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Yep, Google wave is free and is now available for everyone! (In the US)

But just to give you an alternative, you could try Open Wonderland. Its different than Google Wave, but supports your minimum feature set.

Open Wonderland is a 100% Java open source toolkit for creating collaborative 3D virtual worlds. Within those worlds, users can communicate with high-fidelity, immersive audio, share live desktop applications, and collaborate in an education, business, or government context. Wonderland is completely extensible; developers and graphic artists can extend its functionality to create entirely new worlds and add new features to existing worlds.

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And I thought Second Life is gone... –  neo Aug 8 '10 at 13:04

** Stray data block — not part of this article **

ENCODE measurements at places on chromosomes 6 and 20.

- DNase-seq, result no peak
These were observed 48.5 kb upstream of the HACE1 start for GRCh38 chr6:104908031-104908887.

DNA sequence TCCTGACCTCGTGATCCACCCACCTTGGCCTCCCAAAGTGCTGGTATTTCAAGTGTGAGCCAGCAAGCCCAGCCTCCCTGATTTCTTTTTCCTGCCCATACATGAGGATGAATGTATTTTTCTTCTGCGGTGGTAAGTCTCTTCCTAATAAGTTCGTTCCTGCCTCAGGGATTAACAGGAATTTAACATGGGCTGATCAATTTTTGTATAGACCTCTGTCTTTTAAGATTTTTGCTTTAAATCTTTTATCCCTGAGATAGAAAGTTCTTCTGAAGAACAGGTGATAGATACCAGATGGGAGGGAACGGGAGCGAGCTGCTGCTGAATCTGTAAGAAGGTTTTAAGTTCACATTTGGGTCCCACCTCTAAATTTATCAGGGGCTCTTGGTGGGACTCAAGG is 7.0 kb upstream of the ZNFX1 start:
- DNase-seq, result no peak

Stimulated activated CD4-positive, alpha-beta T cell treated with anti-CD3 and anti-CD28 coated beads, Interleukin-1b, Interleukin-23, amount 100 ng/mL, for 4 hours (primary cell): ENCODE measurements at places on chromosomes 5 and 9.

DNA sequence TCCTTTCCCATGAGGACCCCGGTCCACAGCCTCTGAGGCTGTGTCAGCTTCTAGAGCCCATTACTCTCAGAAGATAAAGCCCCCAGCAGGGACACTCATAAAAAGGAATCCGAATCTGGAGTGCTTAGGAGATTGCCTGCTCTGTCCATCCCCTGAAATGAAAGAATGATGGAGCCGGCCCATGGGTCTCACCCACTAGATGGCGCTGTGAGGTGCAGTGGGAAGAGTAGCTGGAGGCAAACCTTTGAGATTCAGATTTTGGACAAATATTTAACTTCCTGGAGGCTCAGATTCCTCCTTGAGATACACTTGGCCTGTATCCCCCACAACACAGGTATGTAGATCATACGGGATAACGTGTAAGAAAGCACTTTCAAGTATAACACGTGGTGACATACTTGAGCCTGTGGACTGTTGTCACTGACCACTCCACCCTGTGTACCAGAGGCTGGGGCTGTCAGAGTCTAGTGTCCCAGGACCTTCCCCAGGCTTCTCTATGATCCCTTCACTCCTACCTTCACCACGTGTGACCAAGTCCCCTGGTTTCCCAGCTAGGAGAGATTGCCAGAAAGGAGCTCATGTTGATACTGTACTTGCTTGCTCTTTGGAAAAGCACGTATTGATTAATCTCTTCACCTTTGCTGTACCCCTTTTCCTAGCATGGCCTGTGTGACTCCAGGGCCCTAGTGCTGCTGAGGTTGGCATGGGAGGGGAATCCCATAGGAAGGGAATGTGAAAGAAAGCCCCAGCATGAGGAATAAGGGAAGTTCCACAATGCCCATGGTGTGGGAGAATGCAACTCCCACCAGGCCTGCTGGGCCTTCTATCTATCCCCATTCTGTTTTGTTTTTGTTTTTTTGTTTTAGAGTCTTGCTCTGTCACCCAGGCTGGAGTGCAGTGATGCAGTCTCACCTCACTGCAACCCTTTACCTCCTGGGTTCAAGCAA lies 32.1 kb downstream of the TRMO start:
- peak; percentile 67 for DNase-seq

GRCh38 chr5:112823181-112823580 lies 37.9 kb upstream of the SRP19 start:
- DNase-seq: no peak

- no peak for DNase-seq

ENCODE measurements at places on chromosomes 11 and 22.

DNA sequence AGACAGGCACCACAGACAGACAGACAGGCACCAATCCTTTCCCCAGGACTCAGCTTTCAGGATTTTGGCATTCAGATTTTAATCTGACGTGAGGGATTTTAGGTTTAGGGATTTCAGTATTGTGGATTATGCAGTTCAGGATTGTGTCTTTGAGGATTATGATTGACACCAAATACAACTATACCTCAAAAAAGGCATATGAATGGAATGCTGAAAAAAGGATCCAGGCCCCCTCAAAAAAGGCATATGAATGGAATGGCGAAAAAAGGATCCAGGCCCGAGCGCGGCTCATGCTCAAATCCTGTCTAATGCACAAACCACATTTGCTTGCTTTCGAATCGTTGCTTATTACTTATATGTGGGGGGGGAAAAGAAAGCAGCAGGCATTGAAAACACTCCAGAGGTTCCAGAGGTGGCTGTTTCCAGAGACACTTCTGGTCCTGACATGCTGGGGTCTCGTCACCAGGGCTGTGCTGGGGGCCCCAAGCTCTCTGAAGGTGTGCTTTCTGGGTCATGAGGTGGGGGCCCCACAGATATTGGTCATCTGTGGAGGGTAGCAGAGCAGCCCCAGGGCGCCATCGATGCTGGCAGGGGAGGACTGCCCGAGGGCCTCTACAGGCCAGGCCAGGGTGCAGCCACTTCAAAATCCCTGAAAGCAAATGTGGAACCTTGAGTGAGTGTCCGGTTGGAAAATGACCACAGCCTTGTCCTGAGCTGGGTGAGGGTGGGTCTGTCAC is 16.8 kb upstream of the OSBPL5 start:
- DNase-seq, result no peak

I haven't found suitable alternatives to Wave yet, but these are two solutions that have open-source community editions and could be expanded upon:

Teambox

Alfresco

I am hoping they open the source on the Google Wave webapp, and that we see Wave live on through individually hosted servers.

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A service you might want to check out is drop.io. They say it's "Simple real-time sharing, collaboration, and more.". Not quite the same as Google Wave, but similar. They also have an API, so you could probably make something like very similar to Google Wave. I think what they have already is most of what you are looking for.

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You can try Teambox, there's also source code available.

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While this link may answer the question, it is better to include the essential parts of the answer here and provide the link for reference. Link-only answers can become invalid if the linked page changes. –  Dez Oct 25 '12 at 3:10